By Sujit Bhar
Here are some sets of interesting information.
The first is about the World Inequality Report 2022, which says that Indian men in general earn 82% of the work pay, with the women getting only 18%. The second is about the World Economic Forum’s (WEF) Global Gender Gap Report of 2022, which shows India’s position at 135 out of 146 nations in the gender gap category. And the third is a recent development, in which the Board of Control for Cricket in India (BCCI) has reported that in its recent apex council meeting it has decided that India’s male and female cricketers would henceforth earn the same match fees.
Board secretary Jay Shah’s announcement is already old news, but the issue is, how does that reflect on the rest of the country? How does it reflect on our unflinching patriarchy, our misogyny, our obscene record on mistreatment of those on the distaff side?
We should start at the beginning, because this just might be the beginning in a society where even rapists are shamelessly pardoned by the state, garlanded for their “valour”, for their sanskriti.
We Indians do not respect our women: that is a given. Starting from Draupadi in the Mahabharata, or maybe earlier, to the garlanding of rapists, we treat women like chattel, like a set of people who were supposedly born to be maligned, ill-treated and exploited. Feminism, if ever, hangs on to the coattails of the elite.
Even when badminton champion Saina Nehwal was born, her grandmother—of all people—would not even care to visit her for months. Granny wanted a grandson, and Saina was a disappointment; it was left to Saina to climb out of this ugly pit and prove herself, within a hostile environment.
And when we talk about Saina and her granny, we realise, that patriarchy is practised not just by men. It is supported wholeheartedly by some womenfolk too.
Think about two aspects of life. Women’s matches—be it cricket or football—are attended thinly, mostly by men. Women don’t give two hoots about their own kind in action. Women comprise a half of our population. This results in low endorsements, low representation at international meets and, of course, low esteem.
Then there is a complete lack of interest of the national broadcaster and every other broadcaster worth their salt in promoting events, sporting or otherwise, where women wear the pants.
There have been almost obscene advertisements, created by automobile manufacturers, where the husband is supposedly the only person in the family who can afford to buy a car, where he is the person who is responsible for “explaining” mundane details of a vehicle to the wife, as the wife listens, wonder-eyed. These are society-endorsed, advertiser-endorsed, broadcaster-endorsed and, finally viewer-endorsed.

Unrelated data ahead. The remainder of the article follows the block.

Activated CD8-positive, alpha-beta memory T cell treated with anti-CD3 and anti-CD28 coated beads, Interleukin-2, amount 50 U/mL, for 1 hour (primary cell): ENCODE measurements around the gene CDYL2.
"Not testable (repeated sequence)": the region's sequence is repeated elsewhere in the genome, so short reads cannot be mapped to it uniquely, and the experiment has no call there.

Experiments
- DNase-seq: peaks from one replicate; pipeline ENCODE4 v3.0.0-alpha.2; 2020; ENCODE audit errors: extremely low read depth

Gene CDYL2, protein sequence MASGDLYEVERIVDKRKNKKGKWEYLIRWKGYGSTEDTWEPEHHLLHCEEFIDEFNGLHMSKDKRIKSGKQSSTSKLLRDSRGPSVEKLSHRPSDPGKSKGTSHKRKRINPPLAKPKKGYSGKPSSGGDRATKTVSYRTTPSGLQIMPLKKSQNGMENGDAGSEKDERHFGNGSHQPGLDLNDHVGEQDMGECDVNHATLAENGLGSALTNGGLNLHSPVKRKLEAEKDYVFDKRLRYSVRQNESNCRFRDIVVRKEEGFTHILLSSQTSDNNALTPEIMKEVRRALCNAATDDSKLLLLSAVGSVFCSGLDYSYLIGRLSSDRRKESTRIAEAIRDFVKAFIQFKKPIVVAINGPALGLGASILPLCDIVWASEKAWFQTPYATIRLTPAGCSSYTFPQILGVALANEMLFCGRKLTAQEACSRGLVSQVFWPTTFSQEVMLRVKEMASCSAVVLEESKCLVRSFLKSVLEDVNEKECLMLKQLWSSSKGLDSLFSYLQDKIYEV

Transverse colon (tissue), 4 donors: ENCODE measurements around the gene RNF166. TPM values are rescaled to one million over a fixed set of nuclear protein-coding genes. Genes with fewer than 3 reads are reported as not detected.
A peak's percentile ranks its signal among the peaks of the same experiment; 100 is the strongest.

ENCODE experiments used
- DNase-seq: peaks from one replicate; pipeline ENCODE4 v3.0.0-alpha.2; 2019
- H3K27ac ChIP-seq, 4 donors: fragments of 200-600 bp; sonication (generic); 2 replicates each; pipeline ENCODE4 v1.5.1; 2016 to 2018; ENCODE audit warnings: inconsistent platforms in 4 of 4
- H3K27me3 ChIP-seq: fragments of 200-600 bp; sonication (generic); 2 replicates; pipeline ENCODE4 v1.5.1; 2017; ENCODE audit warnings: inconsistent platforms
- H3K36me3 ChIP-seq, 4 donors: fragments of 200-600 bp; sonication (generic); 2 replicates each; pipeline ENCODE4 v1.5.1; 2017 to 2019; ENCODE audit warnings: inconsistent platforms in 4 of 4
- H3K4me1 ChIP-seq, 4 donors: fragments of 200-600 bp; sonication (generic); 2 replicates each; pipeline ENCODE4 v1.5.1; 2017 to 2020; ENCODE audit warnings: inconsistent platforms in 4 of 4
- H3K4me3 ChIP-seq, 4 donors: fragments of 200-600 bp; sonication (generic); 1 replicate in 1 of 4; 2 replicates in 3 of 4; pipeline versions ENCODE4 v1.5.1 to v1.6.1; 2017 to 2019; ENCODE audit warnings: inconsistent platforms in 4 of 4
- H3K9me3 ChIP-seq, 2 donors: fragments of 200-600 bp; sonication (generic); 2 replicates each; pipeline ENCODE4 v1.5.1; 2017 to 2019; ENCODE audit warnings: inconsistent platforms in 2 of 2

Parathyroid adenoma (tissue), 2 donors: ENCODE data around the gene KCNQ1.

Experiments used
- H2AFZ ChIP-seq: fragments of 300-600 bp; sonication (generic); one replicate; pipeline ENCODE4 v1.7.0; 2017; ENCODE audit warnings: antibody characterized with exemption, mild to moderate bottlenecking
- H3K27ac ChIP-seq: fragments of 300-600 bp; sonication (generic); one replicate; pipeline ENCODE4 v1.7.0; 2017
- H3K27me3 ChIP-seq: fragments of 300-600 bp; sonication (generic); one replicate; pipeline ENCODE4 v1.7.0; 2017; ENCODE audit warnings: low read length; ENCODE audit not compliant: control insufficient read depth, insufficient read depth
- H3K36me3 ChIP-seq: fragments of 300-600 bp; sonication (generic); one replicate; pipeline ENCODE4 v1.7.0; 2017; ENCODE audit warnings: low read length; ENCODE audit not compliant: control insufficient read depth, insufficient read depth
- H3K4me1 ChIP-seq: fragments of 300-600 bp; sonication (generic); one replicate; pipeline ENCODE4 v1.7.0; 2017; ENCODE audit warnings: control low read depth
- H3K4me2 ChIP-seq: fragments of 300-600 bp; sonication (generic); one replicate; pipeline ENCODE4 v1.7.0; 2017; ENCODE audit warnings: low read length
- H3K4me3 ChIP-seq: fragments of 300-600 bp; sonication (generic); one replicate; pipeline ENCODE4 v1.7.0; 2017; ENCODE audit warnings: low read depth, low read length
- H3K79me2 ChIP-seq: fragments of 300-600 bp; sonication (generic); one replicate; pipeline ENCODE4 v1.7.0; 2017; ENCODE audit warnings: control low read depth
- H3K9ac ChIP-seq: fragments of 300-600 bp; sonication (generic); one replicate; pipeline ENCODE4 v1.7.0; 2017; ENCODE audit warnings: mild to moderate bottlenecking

The BCCI has done good to lift the women’s morale and former India women’s team captain Mithali Raj has been quoted as saying that this was a “historic decision for women’s cricket in India”. New Zealand was the first country to introduce equal pay for women’s and men’s cricketers. That happened in July.
We would want the All India Football Federation (AIFF) to follow suit, but the AIFF does not even have a national women’s league, forget international matches. To that extent, the BCCI is showing the torch to a road less travelled by.
Former Chief Justice of India (CJI) NV Ramana had, in January last year, delivered a remarkable judgment on gender equality. He had said that, while calculating the notional income of a housewife, the Supreme Court should make an attempt to fix an approximate economic value for all the work she does.
It was a bench of the then CJI and Justices Surya Kant and Aniruddha Bose that made the observation, while hearing an insurance claim by three surviving dependants of a deceased couple. The case was of compensation due in a motor accident. The insurance company had offered a compensation of Rs 6.47 lakh for the death of Poonam (the wife) and Rs 10.71 lakh for Vinod (the husband).
While deciding the quantum of compensation—rather, the difference in the quantum when calculating future prospects—the Court said that household work was work, it has value. Justice Ramana had said: “The sheer amount of time and effort that is dedicated to household work by individuals, who are more likely to be women than men, is not surprising when one considers the plethora of activities a housemaker undertakes. A housemaker often prepares food for the entire family, manages the procurement of groceries and other household shopping needs, cleans and manages the house and its surroundings, undertakes decoration, repairs and maintenance work, looks after the needs of the children and any aged member of the household, manages budgets and so much more.
“In rural households, they often also assist in the sowing, harvesting and transplanting activities in the field, apart from tending cattle… However, despite all the above, the conception that housemakers do not ‘work’ or that they do not add economic value to the household is a problematic idea that has persisted for many years and must be overcome,” Justice Ramana had added.
These are laudable precedents; these are torches meant to illuminate the darkness within us. If the Supreme Court has not been able make a dent in our collective consciousness, maybe the BCCI order will jog our conscience a bit more.
We can just live in hope.
—The author writes on legal, economic and corporate issues, apart from social commentary. He is Executive Editor at India Legal